How I Put Students in Charge of Their Learning

by | 10.15.19

I want my kids to know how they’re growing, so I make sure they understand their own learning data. When it’s time to work on a learning task such as literacy, instead of directing the kids, I have them pick an activity from our ‘daily five’ centers. Each kid can read on their own, read to someone else, listen to someone else read, write or work on vocabulary. A kid can say, ‘I’m working on a really cool essay, so I’m picking the writing center,’ or ‘I love this book I’m reading, so I want to stay in my own world and choose the reading center.’ At the end of that unstructured time, they’re very proud to show off what they’re working on, and they know how many ‘dojo points’ they’ve earned (I use a free app called ClassDojo to put positive behavior supports in place).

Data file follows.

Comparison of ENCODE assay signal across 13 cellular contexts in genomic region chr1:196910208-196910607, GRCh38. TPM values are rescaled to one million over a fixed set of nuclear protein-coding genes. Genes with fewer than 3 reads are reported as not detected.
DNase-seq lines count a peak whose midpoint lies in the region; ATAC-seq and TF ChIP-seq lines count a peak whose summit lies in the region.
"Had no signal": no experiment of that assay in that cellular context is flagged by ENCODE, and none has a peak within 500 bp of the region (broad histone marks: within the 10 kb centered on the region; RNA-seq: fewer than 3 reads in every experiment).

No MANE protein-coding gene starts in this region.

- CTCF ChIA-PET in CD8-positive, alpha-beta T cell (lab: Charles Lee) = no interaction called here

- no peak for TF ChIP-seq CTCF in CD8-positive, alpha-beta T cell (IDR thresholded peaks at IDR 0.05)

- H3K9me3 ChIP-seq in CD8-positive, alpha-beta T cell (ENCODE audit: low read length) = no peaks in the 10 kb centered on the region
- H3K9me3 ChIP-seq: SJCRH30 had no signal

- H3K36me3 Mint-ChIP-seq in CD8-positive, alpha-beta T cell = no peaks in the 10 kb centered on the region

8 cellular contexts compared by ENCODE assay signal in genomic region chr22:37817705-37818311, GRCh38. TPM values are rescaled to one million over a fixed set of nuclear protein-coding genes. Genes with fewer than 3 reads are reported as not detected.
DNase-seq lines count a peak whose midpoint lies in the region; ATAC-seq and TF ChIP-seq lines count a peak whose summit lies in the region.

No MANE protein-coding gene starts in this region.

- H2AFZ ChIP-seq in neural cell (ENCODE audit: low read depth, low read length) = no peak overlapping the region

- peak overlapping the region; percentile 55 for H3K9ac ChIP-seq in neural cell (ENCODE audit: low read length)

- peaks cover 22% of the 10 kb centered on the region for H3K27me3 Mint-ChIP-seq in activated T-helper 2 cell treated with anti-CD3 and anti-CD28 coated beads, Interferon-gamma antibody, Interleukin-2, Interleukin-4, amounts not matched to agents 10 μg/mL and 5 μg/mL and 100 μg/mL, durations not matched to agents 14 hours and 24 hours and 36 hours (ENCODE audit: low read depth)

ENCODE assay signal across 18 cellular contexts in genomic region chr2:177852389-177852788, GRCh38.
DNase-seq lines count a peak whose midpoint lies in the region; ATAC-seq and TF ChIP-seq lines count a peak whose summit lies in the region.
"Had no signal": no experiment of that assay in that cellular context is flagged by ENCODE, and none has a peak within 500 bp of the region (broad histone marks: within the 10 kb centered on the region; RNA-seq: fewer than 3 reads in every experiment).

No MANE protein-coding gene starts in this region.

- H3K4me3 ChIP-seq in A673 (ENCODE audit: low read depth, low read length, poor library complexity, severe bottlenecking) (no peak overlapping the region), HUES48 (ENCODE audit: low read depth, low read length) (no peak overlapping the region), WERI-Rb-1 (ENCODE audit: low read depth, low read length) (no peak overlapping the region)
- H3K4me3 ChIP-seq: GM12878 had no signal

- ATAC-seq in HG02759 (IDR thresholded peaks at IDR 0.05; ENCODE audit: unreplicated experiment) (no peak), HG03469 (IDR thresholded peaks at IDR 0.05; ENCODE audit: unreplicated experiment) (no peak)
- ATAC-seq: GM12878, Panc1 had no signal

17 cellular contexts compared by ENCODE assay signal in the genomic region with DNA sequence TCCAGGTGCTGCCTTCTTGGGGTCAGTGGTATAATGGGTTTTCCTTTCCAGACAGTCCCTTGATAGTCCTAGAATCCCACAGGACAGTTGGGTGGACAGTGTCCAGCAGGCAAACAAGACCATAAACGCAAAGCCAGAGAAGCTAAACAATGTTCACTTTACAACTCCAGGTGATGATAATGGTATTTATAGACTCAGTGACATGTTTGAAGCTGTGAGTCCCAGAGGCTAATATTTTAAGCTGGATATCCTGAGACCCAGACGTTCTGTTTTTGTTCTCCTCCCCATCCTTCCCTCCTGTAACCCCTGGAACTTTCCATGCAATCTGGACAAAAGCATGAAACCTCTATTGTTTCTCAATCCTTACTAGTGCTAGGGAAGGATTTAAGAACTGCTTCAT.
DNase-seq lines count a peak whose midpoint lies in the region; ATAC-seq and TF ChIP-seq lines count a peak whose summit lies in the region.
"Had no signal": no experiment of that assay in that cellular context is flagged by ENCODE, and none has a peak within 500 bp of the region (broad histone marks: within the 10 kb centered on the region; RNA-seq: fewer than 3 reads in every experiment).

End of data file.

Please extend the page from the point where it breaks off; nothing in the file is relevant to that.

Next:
As I go around to each center, I am meticulous about noting where each child is and where they’re going, and I discuss it with them. Because we’re recording their progress together, I know in detail where each of them is in their learning and where they’re heading, and so do they. Nothing is hidden from them. Kids love being independent, they love having control over their learning, and as a result they really do grow and improve.

About the Author


Elyse Mermelstein
Elyse Mermelstein

Elyse Mermelstein is an educator in Florida.


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